As your parents age, you may notice a decline in their ability to handle their finances. This natural side effect of aging is common among adults as they venture further into their 60s and 70s. The degree of cognitive decline can vary dramatically between seniors, but in many cases, it’s only a matter of time before your parent or loved one will require some level of assistance.
According to a study conducted by the National Center for Help Statistics, five to 10 percent of older Americans need some degree of help with money management. However, many millennial families find it difficult to confront their aging parents about their financial situation, even though failure to do so could result in financial difficulties down the road.
That’s why it’s best to make your own assessment of the situation sooner rather than later. In the event that your parents do need financial assistance, we’ve laid out everything you need to cover below.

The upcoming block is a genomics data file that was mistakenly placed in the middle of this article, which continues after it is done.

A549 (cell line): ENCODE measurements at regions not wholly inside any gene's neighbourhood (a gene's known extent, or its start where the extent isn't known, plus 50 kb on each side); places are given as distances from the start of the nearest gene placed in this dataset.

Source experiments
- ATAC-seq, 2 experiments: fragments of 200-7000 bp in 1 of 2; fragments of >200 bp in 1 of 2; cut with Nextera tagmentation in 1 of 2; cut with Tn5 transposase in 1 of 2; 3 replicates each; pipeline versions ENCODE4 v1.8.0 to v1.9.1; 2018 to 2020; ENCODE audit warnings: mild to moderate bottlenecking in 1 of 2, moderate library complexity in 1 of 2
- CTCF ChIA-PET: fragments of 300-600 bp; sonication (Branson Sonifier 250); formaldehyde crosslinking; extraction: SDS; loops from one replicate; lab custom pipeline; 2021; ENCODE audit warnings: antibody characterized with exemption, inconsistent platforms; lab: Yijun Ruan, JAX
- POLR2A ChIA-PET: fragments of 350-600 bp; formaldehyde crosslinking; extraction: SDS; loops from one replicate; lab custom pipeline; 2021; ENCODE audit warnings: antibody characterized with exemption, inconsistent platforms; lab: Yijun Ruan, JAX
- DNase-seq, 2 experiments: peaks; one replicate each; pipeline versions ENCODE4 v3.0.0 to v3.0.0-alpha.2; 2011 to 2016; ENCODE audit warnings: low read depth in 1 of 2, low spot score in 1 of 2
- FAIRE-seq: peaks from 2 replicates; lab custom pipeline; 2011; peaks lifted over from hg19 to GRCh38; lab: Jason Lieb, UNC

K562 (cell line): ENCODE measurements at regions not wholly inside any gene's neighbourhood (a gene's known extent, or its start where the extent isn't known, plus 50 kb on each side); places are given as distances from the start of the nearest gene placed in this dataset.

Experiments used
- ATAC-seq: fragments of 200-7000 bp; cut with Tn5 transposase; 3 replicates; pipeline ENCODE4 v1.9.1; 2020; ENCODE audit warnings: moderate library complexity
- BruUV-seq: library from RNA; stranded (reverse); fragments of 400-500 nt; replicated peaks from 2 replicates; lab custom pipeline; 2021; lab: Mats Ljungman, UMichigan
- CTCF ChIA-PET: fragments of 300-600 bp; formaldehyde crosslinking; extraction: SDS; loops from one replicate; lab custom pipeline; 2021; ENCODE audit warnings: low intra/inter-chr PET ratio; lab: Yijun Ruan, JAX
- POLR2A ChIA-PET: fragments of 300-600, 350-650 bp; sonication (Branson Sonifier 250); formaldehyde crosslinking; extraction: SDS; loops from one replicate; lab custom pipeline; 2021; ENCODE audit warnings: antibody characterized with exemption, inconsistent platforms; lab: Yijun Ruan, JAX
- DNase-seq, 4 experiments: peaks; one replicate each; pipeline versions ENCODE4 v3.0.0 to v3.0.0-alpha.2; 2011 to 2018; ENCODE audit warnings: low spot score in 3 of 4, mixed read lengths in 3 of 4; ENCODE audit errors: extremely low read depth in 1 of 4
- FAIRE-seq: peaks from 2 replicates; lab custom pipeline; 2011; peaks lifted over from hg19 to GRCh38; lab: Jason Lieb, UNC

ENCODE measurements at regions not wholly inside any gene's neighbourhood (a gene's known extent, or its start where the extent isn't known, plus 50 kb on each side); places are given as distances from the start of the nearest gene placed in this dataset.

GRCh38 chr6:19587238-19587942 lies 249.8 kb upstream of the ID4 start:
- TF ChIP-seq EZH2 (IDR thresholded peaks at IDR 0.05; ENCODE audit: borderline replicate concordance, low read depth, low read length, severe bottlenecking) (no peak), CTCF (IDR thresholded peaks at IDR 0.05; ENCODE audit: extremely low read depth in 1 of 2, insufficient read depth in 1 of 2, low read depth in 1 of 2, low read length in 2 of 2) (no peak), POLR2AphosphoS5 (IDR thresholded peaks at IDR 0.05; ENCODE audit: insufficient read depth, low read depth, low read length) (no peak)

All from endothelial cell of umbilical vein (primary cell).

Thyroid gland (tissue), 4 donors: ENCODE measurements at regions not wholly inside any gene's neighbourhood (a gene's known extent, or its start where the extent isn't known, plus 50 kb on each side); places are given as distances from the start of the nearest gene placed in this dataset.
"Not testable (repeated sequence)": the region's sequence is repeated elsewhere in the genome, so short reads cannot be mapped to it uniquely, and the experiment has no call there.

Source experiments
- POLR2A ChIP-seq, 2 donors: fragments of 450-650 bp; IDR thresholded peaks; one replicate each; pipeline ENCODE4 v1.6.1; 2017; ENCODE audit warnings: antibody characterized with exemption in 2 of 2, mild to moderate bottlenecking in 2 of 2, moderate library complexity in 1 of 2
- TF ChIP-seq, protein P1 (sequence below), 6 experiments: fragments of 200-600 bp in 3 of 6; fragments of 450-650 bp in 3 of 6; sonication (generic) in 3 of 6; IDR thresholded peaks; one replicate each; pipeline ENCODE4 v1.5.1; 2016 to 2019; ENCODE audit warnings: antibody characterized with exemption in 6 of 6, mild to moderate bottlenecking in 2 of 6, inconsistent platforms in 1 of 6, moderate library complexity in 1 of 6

Table of Contents
- Why You Need to Have the Conversation
- Offer Money Management Assistance
- Locate Important Financial Documents
- Access Their Safe-Deposit Box
- Update Important End-of-Life Legal Documents
- Create a Personal Care Agreement
Why You Need to Have the Conversation
Even if you think your parents are completely capable of handling their finances on their own, it’s still a good idea to inquire about their financial state. Are there any substantial debts you should be aware of? If so, how are they doing with the payments? Are they having any issues with monthly living expenses?
If your parents aren’t willingly transparent about their finances, it’s best to observe their behavior for signs of financial hardship, reckless spending, or fraud. If these issues remain unaddressed, it could cause unnecessary financial problems later.
Here are some telltale signs that your parents may need a helping a hand:
- You notice unpaid bills, second notices, or bills paid more than once.
- You see stacks of unopened mail.
- You find unusual purchases on debit or credit card account statements.
- You discover contributions to charities or…
This article was sourced from Bestow.